People love to make fun of Americans.
I remember when Polish jokes were the rage. Mamas got it pretty good for a while. The Brits make fun of the Scots, the Welsh and the EastEnders like Canadians mock the Newfies. Everyone has got their own Dirty South, you know what I mean? (If not, then check it… )
America has become the Kentucky of the world. And the funniest thing about it is that I don’t feel ashamed of this like I thought I would.
I used to cringe with shame when I watched the news or read the paper and would totally get my hate on for the US. I mean, seriously, how could we be doing what we were doing, over and over again?? I still have serious and large issues with my home country, but my attitude… my shame, has shifted. I have found that the things Americans get mocked for the most, I am most proud of.
We are ridiculed for dialects, size, and our struggles to satisfy an unbelievably diverse society. But you know what? I LOVE that diversity and the only way to end the struggles would be homogenization and that sucks unless you are talking dairy products.
We are ridiculed for not traveling the world and the low percentage of American passport holders. Do you know how much there is to see in AMERICA? Only every vegetation and climate region possible on the planet… not to mention all the attending characteristics that are influenced by these variations. I used to teach about borders, real and contructed, metaphorical and ideological, voluntary and forced, recognized and ignored. It was really a fascinating study. I would ask a group of American high school students to draw what they considered the basically accepted regions of the US on a blank outline map of the country. Where is “The South”? “The Midwest”? “New England”? “The West”? Then really get complicated and start talking about “the Bible Belt,” the “Rust Belt,” the “Breadbasket,” the “Sun Belt….” Inevitably they would divide the West Coast (where we were) into so many regions; northern California, soCal, the Bay, and it would go on. Anywhere they had lived or spent time invariably became a Ming Vase of cracks and divisions. The rest would be the “Big Empty.” And on a world map? Forget about it, you would be lucky to get specific countries identified beyond the continents.
Many people would attribute this to the American Geographical Deficiency that has been highlighted by things like this or this. I think it is that we have got so much to see there and is far more reflective of our connection to a place and how we define ourselves based on said place.
We are ridiculed for our simplicity… our use of niceties. I remember when Elvis Costello said about California that if one more person told him to have a nice day he might kill somebody. Most people think that Americans don’t understand that they are being made fun of… I say, perhaps they just really don’t care if you tease them for saying “Have a nice day!” Or “How y’all doin’?”
We are ridiculed for our politicians. And fair enough, but I believe it is a global attitude of reticence for change and love for accumulation that allows this to perpetuate.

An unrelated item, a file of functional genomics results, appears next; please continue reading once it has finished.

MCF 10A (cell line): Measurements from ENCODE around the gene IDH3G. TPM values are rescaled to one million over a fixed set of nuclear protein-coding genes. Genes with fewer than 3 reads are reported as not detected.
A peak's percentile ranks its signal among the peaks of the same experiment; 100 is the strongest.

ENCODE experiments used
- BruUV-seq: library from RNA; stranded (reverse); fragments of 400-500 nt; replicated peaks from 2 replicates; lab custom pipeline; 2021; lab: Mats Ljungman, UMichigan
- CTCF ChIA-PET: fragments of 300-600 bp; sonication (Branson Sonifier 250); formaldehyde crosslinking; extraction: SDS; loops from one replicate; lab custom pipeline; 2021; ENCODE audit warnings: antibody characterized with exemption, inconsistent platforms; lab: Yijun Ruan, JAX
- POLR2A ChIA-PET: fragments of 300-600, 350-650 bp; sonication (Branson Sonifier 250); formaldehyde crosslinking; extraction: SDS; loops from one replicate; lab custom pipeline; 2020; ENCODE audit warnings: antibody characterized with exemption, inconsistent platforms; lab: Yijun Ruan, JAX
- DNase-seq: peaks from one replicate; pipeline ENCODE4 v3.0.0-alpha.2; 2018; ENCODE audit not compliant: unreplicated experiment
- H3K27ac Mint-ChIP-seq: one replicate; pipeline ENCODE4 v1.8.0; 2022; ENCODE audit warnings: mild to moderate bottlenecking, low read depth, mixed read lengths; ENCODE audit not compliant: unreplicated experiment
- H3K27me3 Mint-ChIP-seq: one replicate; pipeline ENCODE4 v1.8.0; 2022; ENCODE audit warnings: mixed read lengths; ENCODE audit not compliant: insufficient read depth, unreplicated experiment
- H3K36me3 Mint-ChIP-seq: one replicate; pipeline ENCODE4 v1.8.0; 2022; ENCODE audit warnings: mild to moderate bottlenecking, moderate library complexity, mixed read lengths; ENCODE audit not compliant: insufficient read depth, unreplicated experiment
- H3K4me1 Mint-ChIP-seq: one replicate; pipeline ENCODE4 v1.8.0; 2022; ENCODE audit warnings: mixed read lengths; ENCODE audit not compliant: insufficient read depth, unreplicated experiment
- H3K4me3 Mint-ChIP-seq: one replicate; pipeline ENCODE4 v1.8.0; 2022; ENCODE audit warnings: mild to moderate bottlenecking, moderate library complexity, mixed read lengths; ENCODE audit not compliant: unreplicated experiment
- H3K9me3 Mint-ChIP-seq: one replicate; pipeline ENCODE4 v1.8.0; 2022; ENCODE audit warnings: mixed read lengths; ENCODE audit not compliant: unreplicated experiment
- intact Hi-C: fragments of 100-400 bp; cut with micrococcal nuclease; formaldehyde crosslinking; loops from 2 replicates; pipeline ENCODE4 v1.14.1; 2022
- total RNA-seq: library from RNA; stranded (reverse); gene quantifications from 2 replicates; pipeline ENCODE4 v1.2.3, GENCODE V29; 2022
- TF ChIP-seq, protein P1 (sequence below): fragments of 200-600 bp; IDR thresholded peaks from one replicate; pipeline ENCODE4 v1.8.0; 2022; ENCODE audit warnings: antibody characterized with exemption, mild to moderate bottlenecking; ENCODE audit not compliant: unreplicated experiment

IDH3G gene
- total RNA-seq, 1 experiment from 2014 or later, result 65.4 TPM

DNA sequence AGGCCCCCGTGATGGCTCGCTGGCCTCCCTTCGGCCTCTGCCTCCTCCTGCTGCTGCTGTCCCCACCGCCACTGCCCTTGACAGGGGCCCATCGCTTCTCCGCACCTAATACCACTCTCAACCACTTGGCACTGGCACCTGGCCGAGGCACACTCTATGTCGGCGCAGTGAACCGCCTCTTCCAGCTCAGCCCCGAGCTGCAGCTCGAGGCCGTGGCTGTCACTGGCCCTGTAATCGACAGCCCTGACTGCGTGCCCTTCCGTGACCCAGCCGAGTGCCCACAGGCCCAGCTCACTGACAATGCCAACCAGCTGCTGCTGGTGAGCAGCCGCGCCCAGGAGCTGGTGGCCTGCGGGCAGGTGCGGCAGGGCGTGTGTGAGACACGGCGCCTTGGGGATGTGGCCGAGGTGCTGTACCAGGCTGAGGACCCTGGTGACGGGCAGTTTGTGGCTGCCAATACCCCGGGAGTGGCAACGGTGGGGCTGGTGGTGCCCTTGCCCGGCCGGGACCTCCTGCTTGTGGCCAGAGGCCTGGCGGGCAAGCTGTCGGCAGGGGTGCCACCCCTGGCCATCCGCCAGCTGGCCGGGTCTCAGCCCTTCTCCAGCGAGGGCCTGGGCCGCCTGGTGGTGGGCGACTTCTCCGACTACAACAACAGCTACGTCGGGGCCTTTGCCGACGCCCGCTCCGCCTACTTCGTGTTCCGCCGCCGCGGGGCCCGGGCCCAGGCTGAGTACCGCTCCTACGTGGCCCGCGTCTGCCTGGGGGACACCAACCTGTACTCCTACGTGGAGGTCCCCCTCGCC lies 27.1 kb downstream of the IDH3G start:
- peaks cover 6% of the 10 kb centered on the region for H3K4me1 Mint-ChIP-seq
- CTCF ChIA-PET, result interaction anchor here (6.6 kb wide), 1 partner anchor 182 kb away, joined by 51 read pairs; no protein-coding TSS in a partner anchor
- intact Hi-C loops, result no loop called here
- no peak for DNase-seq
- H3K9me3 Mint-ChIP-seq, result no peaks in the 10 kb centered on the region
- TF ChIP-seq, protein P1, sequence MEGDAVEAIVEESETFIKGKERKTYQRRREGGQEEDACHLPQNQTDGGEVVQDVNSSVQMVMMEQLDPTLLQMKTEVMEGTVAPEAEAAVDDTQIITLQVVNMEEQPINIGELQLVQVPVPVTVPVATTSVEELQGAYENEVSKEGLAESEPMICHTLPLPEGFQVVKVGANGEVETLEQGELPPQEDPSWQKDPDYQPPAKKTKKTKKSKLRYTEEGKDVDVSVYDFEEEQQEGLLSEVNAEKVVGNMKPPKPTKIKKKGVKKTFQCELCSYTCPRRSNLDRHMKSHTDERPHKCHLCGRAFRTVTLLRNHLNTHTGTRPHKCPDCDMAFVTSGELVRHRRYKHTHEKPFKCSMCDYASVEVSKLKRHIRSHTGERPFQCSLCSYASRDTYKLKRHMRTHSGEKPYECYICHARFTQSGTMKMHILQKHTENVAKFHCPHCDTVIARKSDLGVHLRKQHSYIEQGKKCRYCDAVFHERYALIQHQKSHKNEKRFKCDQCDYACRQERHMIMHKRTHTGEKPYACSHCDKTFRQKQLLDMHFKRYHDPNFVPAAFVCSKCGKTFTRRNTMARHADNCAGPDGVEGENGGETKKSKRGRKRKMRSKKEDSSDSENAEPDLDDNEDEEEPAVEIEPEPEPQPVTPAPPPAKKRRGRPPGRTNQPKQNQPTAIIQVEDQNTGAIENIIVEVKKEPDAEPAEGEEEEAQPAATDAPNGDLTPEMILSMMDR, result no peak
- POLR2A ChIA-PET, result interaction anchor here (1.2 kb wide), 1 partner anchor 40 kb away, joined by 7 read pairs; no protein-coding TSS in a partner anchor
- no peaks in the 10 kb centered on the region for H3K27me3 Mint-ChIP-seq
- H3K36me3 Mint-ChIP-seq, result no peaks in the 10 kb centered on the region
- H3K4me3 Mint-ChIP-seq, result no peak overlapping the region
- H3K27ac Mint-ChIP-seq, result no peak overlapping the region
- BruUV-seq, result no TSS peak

We are ridiculed for our media/Hollywood obsession.Which is the point! It is ridiculous and it is also supported by international interest… Everyone in Hong Kong knows who Britney is, few in America know who Edison Chen is even after this.
But the thing is this: We are NOT ridiculed for the things that we should be ridiculed for. People talk about the abominations of American foreign policy and the horrible management of domestic issues in America and our disgusting misuse of resources and trade manipulation. But they don’t ridicule us for these things. I believe ridicule would actually lead to action much more effectively than arrogant disdain or even vehement insults.
And why don’t people ridicule us for these things? Well, it turns out a lot of them [indirectly/ignorantly] support the interests and institutions that support those problems (Nike, Fox, Coca-Cola, Nestle, Wal-Mart, Boeing, etc.) Not to mention a closer examination of their own home countries would uncover a lot of the same, perhaps not to the scale, but this may be one case in which the presence of the belief is as powerful or more than the heft behind it. I mean could China really criticize our record on human rights? Could the UK really criticize our medical care with the current state of their NHS? Could Australia really criticize us about our race relations? [Yes, I am picking obvious examples and possibly relying on hyperbole… but it suits my point for the moment.]
People only mock what they safely believe they are exempt from.
Because of this I have been able to see that, as an American from California [I define myself as a Californian. People always say that when Americans are asked where they are from they say the state or region rather than the country. Then those same people say, ‘Gawd… Uh.mer.uh.cans are so ridiculous! Why don’t they just admit they are from America?’ I have to laugh and remind myself that these Prisoners Of Her Majesty forget that in the time it takes to drive from the northern border of my state to the southern border, they could drive from the northernmost point of their country to the southernmost. Round trip] I am dealing with political incompetency, inequality, economic struggles and general national dissatisfaction just like everyone else.
No one is exempt from the responsibility of the havoc we are wreaking on the world. It is our job as humans to deal with these problems, not of people designated as belonging to a certain place. We are all in it together.
So, since I have been an ex-pat of sorts, being classified by my nationality and equally classifying others by theirs, I have come to take it a lot less seriously and really enjoy the fact that, yes-sirree, I am a Yank, and by the way… Have a Great Day!